International comparisons of national health care systems generally range from bad to worse.

In Alfred Hitchcock’s “Psycho,” Detective Milton Arbogast expresses his dissatisfaction with suspect Norman Bates’ answers: “If it doesn’t gel, it isn’t aspic. And this ain’t gelling. Not coming together. Something’s missing.” I’ve yet to see a cross-country health care ranking that gels.

Nonetheless, rankings strongly impact health care discussions—driving reformers toward unworkable solutions for problems that don’t exist and distracting from actual problems with feasible solutions.

The mother of terrible health care rankings is the World Health Organization (WHO)’s World Health Report (2000). This is the source of the endlessly repeated, content-free claim that in “overall health system performance” America ranks 37th among nations, sandwiched between Costa Rica (36th) and Slovenia (38th) and Cuba (39th). (See the Cuba description below.)

Googling the “United States” “health care” OR “healthcare” AND “37th” yields about a million hits—despite the fact that WHO’s rankings were pilloried in academic journals and renounced by some of the report’s own editors. In “WHO’s Fooling Who?” and “The Worst Study Ever?” Glen Whitman and Scott Atlas, respectively, dissected these rankings. Data were often obsolete, spurious, essentially conjured up by the authors, or self-reported by propaganda-prone governments. The rankings also implicitly assumed that the health of individuals is primarily determined by health care when, in fact, health is mostly a function of individual behavior, genetics, environment, and social circumstances.

The most pernicious feature of the WHO report is that it doesn’t so much measure the delivery of health care as it does the authors’ concept of “fairness.” Other things being equal, WHO’s indexes would favor an egalitarian country where 100 percent of the population receives awful care over a less egalitarian country where 80 percent receive good care and 20 percent receive terrific care. The authors also preferred certain social democratic fiscal arrangements—taxation systems that look like Europe’s and not like America’s—and baked those preferences into the rankings. Thus, America’s low WHO rankings are no more surprising than teenage heavy metal fans rating Metallica and Megadeth higher on musicianship than Miles Davis or Yo-Yo Ma.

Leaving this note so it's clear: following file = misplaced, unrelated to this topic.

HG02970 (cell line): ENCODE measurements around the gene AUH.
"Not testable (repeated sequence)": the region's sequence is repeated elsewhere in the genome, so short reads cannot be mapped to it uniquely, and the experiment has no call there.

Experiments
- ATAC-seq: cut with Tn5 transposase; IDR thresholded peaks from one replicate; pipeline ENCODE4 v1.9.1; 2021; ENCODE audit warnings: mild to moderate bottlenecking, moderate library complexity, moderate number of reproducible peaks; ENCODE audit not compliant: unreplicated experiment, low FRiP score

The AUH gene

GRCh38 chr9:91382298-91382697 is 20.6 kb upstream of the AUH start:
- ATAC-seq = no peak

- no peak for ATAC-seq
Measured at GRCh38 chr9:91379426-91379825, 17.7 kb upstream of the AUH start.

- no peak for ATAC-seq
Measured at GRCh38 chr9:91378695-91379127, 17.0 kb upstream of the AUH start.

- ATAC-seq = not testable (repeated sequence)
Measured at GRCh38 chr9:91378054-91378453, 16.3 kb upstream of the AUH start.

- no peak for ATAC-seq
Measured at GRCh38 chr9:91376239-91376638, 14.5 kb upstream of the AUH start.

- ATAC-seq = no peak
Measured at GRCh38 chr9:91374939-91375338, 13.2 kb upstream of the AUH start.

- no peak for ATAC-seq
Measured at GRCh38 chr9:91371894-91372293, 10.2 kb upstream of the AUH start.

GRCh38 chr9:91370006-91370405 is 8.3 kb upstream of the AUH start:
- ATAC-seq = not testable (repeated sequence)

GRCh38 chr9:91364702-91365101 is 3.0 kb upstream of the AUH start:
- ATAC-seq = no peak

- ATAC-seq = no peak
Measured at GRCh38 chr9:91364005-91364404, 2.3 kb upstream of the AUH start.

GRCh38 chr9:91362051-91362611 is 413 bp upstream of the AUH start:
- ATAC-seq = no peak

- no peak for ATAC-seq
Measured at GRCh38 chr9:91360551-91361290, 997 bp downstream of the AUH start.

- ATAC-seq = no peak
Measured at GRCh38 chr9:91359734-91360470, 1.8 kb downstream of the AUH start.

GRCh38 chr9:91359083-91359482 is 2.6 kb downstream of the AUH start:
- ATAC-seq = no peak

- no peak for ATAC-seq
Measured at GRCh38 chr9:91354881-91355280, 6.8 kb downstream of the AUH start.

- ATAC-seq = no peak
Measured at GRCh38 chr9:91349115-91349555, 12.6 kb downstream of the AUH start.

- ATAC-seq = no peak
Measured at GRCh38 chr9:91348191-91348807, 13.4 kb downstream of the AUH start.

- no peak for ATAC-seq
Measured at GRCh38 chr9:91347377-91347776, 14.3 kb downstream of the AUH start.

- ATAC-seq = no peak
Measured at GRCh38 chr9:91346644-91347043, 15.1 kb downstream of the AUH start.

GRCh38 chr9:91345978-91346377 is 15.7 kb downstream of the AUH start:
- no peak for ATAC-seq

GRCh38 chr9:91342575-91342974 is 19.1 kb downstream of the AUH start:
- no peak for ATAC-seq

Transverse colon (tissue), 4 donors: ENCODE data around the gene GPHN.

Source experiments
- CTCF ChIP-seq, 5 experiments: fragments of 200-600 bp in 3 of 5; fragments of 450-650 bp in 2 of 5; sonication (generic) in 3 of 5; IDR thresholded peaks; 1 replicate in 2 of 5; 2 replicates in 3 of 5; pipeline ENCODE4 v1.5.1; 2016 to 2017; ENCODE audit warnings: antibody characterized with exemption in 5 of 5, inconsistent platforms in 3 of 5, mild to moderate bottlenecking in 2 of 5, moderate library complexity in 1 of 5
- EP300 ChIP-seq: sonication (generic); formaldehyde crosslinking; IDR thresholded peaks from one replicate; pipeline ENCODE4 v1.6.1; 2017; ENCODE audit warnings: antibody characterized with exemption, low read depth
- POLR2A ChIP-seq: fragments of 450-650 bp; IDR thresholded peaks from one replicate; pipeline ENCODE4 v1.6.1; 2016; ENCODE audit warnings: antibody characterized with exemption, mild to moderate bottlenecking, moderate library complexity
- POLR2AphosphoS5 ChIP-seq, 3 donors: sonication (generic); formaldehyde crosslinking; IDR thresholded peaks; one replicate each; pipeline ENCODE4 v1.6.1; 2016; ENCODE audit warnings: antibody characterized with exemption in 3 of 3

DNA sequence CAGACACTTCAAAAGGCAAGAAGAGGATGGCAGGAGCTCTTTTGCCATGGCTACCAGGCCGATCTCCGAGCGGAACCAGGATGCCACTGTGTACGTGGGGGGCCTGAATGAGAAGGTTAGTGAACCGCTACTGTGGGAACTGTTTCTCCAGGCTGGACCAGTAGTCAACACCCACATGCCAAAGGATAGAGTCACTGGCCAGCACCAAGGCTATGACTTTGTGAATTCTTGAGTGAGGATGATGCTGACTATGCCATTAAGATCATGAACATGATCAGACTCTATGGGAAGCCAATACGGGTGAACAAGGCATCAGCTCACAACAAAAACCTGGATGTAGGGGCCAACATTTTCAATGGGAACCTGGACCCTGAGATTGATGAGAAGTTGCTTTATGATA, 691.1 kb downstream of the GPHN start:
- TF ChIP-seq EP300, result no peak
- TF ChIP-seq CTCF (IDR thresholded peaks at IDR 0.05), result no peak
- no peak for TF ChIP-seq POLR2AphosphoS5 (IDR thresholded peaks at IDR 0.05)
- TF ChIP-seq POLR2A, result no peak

Bloomberg News issues an index of “healthcare efficiency” yielding headlines like “U.S. Near Bottom of Health Index,” which in 2018, ranked U.S. health care 54th out of 56 countries—below China, Turkey, Algeria, Peru, Romania, Ecuador, Kazakhstan, Belarus, Jordan, and Brazil. I have lectured twice on health care in Kazakhstan and have the highest respect for the practitioners and health officials I met there. But their per capita health care spending is a bit over $300 per year. By American standards, care is still quite rudimentary.

Bloomberg’s index largely focuses on longevity and expenditures per person. Average longevity, like health in general, is heavily influenced by things other than health care. (Average lifespan in America is shorter than in some other countries, likely because of our high rates of instantaneous death by murder or accidents.) Americans also spend a great deal for health benefits other than longevity—quality-of-life, for example. We’re wealthy and spend loads to reduce waiting periods and to finance expensive treatments that yield modest health improvements. Plus, America’s high dollar level of spending is driven heavily—not by inefficiency, but—by high demand for the resources that contribute to health care.

In its Global Access to Healthcare, The Economist ranks America below Cuba, whose system was described in 2007 thusly: “Hospitals and clinics are crumbling. Conditions are so unsanitary, patients may be better off at home, whatever home is. If they do have to go to the hospital, they must bring their own bedsheets, soap, towels, food, light bulbs—even toilet paper. And basic medications are scarce. In [Michael Moore’s film] ‘Sicko,’ even sophisticated medications are plentiful and cheap. In the real Cuba, finding an aspirin can be a chore. And an antibiotic will fetch a fortune on the black market.”

Boston Consulting Group’s Sustainable Economic Development Assessment ranks America lower on health than Armenia, Romania, Barbados, Serbia, Uruguay, Kazakhstan, Mauritius, Argentina, China, Russia, and Bulgaria. How many Americans, though, would trade their care for, say, Bulgarian care at Bulgarian prices?

If it doesn’t gel, it isn’t aspic.